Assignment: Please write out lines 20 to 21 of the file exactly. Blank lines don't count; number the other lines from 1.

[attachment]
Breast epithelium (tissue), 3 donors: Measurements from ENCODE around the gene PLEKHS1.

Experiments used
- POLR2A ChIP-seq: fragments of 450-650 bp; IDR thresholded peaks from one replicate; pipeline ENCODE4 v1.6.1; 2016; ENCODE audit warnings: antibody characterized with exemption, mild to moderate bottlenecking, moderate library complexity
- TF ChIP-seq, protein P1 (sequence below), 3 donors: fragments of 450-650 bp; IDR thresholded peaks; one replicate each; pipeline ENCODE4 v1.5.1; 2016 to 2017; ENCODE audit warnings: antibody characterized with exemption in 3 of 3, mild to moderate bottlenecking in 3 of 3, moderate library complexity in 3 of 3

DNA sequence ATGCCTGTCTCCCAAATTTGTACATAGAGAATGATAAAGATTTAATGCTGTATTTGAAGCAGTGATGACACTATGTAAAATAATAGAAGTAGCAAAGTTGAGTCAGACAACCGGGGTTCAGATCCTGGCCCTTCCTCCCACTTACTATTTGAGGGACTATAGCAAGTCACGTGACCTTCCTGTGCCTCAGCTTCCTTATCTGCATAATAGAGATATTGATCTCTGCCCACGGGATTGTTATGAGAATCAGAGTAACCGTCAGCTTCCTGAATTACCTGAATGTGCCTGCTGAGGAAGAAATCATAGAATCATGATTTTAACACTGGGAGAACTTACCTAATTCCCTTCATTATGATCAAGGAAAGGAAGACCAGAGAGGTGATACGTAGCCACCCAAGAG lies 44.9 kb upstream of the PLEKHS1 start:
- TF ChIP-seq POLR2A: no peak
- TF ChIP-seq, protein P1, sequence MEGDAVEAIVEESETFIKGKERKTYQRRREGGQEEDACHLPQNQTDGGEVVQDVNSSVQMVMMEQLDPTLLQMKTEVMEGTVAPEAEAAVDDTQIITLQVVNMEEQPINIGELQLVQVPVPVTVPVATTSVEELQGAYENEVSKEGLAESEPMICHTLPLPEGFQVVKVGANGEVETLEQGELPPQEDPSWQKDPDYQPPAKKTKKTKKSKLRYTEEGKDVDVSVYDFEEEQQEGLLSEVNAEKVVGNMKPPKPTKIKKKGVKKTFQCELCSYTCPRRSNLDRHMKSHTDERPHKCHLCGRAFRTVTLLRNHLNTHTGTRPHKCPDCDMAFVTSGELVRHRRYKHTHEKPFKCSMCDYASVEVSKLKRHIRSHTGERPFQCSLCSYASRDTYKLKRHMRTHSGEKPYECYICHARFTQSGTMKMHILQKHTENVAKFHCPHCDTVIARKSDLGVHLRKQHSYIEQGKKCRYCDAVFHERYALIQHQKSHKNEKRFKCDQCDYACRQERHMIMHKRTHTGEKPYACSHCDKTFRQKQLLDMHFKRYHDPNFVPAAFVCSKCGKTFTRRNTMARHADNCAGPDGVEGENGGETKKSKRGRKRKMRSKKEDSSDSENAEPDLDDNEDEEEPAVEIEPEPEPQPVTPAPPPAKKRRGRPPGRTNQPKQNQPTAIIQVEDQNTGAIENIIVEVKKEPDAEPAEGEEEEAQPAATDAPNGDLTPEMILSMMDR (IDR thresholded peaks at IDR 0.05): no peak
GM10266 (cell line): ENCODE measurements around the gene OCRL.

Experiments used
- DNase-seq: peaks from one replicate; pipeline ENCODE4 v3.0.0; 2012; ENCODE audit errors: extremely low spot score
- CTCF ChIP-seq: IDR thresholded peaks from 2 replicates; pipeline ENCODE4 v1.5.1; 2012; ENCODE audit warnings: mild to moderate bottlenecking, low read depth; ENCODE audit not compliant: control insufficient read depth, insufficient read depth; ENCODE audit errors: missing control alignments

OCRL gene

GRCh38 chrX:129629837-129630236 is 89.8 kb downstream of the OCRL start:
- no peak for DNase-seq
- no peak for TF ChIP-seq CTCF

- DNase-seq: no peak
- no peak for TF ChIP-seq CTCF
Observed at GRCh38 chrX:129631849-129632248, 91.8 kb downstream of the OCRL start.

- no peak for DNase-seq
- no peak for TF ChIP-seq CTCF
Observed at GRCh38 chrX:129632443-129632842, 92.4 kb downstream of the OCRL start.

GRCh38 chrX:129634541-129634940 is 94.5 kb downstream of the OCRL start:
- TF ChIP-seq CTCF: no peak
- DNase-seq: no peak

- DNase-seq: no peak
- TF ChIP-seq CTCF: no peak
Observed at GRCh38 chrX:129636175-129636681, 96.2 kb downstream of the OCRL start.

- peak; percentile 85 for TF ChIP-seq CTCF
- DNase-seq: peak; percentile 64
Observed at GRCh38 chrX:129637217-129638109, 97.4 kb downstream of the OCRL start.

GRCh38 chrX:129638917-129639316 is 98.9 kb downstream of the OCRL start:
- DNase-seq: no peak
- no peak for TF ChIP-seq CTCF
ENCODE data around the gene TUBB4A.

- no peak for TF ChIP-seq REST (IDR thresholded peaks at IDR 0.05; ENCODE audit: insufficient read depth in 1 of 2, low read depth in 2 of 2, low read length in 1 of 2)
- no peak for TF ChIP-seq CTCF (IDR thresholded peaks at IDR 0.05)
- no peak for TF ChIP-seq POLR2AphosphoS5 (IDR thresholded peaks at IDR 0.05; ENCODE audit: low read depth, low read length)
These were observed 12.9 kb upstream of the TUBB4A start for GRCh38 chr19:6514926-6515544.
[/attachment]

- no peak for TF ChIP-seq CTCF
Observed at GRCh38 chrX:129632443-129632842, 92.4 kb downstream of the OCRL start.